Saturday, December 12, 2009

Gravy. Or Icing.

Flaubert suffered for his art. Why does this seem disingenuous? Is it really believable that Flaubert approached his writing so detached from the end results, as indicated by the entries that Barthes quotes in his essay, “Flaubert and the Sentence” (New Critical Essays)? For example, Flaubert writes: “...I don’t want to publish anything...I work with an absolute disinterestedness and without ulterior motive, without external preoccupation...” It’s the hindsight of those quotes, the literary pillar that Flaubert eventually achieved, that make them seem bold, the fly in your face convictions of a rebel. The last one I quoted was written when he was 25, before he had achieved any measurable success. Flaubert, libertine and bon vivant extraordinaire, had what seems a cushy life in which he did as he chose--and probably paid for it, too. And he wrote with some conviction, and passion.

Publication, though maybe not the end result of passion, in some way helps ensure it. Far from having major success, however, how many writers spend years without any idea if anything will come of the work? Maybe there is a keener knowledge that in fact if one toils long enough the learning curve could suggest that they might come to know at least “how” to get published, or why a piece can get selected or not. Like any set of rules, if one can follow them enough (conform, to be more precise), and manage to offer something with originality or spark that can touch a nerve, or tap into the collective consciousness, perhaps, they are already ahead in the game.

But to go back to Flaubert. The error in retrospection is to say the author knew what they were heading toward--fame, or public recognition. There are legion writers who struggled and suffered for their art--and maybe this idea has been overplayed. Maybe masochism is a point of pride in literary production. Think of Doestoyevski, and his life; on the other hand there’s Tolstoy--though I’ve been made aware his life wasn’t all comfy at the end. But then Beckett, who worked so hard to achieve what he did but, from the evidence, didn’t enjoy the fruits all that much.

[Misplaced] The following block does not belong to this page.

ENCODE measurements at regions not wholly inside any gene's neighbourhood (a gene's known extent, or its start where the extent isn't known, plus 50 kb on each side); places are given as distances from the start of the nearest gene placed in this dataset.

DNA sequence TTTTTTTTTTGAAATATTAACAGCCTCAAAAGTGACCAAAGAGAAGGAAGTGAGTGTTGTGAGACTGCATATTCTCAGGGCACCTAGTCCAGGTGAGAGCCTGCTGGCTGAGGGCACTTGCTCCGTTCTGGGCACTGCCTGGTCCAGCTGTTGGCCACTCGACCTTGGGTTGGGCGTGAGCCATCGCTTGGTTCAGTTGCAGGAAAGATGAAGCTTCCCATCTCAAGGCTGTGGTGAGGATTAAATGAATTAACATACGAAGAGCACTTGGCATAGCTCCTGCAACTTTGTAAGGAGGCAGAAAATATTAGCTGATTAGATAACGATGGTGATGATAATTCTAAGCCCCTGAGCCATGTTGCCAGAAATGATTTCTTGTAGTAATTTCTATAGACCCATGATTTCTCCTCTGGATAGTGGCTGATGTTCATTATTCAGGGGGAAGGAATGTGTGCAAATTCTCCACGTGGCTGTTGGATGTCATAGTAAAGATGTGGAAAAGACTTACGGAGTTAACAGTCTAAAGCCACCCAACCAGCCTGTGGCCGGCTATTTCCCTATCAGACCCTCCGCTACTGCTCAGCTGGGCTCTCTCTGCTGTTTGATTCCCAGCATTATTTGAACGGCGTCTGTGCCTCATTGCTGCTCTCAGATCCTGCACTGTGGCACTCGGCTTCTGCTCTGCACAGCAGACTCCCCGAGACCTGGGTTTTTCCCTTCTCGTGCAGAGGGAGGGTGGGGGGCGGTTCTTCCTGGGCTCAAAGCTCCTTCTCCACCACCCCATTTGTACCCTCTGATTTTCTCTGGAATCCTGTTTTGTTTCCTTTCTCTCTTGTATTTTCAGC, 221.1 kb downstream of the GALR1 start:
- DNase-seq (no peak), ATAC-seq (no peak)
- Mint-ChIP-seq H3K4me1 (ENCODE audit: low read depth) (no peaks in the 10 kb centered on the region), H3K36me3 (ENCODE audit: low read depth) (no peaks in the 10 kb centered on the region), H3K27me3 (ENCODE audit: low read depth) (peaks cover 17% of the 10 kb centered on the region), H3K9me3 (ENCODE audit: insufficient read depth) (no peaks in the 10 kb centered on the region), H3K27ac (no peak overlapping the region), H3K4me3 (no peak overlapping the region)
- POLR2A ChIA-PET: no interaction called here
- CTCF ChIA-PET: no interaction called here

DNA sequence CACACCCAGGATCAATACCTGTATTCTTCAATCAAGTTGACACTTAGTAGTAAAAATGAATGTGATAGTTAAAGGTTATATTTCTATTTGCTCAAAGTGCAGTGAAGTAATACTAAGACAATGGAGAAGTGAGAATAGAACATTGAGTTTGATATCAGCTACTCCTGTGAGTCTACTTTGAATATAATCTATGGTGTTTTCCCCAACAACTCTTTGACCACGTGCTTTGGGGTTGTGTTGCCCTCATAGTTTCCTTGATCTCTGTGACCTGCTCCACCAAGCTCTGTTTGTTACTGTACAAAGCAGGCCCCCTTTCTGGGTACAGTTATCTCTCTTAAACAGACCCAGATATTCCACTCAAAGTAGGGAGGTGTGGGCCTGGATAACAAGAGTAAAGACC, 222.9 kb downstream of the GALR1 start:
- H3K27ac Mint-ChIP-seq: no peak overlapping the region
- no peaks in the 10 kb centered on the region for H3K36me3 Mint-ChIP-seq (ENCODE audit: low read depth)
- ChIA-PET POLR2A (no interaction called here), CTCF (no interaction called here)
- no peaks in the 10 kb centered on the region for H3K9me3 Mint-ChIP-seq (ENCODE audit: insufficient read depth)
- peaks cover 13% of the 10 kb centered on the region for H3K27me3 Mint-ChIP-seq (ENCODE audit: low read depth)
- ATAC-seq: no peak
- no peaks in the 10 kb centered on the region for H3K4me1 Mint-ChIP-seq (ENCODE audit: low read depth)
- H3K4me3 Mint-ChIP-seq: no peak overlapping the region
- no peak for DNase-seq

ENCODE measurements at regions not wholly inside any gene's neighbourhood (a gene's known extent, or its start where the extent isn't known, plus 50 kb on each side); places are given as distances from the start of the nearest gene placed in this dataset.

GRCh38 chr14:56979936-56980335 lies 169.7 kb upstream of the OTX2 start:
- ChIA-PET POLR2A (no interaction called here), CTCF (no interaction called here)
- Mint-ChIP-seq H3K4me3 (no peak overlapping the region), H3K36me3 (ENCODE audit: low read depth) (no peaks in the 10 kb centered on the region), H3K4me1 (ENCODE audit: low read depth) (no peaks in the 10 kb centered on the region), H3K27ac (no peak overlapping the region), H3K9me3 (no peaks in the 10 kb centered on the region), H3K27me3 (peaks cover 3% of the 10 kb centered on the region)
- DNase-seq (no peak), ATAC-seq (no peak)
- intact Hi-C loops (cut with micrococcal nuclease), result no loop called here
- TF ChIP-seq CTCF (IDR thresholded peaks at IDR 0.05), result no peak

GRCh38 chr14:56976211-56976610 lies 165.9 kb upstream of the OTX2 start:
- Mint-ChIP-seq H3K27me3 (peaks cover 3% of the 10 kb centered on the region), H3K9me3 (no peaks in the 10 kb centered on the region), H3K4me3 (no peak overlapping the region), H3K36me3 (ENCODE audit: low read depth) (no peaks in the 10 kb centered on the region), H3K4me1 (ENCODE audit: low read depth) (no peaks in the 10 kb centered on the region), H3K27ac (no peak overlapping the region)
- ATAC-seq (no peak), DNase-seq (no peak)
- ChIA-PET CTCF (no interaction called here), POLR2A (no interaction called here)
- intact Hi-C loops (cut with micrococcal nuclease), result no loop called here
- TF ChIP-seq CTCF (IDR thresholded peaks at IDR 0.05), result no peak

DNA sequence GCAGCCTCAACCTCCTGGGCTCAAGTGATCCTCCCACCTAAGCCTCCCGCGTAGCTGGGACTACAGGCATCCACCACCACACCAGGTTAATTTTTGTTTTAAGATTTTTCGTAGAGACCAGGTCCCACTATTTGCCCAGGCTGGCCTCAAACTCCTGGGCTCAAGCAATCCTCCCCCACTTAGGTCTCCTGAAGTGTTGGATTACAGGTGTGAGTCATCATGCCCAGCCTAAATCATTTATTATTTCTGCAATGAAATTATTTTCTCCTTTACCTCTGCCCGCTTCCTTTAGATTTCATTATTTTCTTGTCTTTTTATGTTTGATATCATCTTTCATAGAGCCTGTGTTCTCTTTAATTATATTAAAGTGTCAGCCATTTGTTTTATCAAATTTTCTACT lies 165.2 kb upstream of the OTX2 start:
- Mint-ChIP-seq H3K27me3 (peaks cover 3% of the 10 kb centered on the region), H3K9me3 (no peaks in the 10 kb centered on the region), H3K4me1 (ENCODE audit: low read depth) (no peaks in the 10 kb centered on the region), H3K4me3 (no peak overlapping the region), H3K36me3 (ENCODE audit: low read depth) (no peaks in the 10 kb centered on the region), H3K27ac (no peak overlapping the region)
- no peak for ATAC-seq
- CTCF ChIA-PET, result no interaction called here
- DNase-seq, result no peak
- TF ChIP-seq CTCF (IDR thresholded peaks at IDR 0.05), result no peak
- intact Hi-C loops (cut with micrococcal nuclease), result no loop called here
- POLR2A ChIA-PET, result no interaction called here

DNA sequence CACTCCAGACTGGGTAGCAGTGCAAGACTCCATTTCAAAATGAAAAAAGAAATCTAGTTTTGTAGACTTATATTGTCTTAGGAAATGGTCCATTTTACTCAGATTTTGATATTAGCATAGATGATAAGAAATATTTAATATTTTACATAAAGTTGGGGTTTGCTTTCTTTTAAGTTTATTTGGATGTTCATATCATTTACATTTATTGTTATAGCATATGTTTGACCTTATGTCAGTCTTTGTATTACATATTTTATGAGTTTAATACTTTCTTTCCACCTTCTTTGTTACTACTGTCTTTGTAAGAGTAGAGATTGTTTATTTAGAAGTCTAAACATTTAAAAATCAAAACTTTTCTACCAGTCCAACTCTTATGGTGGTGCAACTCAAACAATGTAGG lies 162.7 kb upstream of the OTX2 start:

Years ago, I believed I was suffering for my art (writing), but was really suffering for reasons that had nothing to do with writing. Does this lessen the possibility that I’m creating anything of lasting value now, since I don’t feel like it is such a struggle anymore--or that the struggle isn’t so much about the art as it is a sense of legitimacy?

There can’t be any certainty, period, about literary posterity. Why bother. One should just do a good job for the same reasons they would do anything with love, skill and proficiency--because that way of working carries an intrinsic reward. Along the way, perhaps if you are lucky you figure out how to live while you’re at it, and how to live well, even, because in the end you’re not going to see what comes seventy years from now anyway. The rest, is gravy. Or icing.

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